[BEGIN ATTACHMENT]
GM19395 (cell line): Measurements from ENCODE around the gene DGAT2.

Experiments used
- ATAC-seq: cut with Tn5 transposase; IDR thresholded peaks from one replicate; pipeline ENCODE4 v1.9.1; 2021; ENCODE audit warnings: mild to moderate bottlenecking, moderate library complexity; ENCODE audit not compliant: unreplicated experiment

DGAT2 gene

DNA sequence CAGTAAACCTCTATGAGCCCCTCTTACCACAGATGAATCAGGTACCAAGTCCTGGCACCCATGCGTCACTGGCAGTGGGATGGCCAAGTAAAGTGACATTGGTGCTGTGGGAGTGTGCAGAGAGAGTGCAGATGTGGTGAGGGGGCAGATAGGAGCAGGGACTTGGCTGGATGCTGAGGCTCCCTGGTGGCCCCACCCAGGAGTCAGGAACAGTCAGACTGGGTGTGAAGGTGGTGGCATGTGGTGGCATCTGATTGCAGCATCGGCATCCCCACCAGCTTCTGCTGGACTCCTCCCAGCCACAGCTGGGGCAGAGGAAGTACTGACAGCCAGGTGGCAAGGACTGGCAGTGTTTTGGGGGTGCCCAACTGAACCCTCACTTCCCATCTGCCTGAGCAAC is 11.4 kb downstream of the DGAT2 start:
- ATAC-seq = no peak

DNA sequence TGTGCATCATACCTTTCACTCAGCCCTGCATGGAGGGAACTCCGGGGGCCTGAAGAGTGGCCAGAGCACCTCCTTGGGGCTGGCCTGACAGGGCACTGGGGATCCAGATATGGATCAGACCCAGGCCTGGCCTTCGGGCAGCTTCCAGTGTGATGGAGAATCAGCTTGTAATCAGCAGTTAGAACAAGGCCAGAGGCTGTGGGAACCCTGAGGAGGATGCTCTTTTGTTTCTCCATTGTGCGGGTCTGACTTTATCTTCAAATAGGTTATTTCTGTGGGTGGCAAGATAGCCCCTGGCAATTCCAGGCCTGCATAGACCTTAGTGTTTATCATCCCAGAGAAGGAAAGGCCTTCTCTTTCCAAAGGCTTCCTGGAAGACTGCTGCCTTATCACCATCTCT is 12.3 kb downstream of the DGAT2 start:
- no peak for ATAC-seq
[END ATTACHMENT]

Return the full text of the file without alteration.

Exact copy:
GM19395 (cell line): Measurements from ENCODE around the gene DGAT2.

Experiments used
- ATAC-seq: cut with Tn5 transposase; IDR thresholded peaks from one replicate; pipeline ENCODE4 v1.9.1; 2021; ENCODE audit warnings: mild to moderate bottlenecking, moderate library complexity; ENCODE audit not compliant: unreplicated experiment

DGAT2 gene

DNA sequence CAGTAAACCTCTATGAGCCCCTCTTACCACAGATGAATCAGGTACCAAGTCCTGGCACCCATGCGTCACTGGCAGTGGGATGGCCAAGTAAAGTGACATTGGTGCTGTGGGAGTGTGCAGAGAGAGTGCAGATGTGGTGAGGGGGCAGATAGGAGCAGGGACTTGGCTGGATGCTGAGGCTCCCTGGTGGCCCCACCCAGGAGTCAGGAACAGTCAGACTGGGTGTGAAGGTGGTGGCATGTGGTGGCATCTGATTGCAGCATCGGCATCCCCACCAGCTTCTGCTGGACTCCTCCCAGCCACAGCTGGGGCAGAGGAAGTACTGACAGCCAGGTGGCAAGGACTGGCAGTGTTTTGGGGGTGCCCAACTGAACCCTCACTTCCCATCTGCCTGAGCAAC is 11.4 kb downstream of the DGAT2 start:
- ATAC-seq = no peak

DNA sequence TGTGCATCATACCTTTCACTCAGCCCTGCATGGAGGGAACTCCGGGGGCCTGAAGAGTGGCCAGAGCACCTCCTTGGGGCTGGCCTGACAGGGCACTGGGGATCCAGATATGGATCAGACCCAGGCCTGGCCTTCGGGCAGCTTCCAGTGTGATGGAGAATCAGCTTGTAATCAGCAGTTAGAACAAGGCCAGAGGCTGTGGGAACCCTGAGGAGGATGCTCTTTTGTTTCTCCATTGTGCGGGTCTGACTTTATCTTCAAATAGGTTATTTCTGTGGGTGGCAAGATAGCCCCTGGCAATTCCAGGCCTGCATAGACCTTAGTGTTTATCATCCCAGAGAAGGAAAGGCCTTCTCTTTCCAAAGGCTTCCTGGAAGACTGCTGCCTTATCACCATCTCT is 12.3 kb downstream of the DGAT2 start:
- no peak for ATAC-seq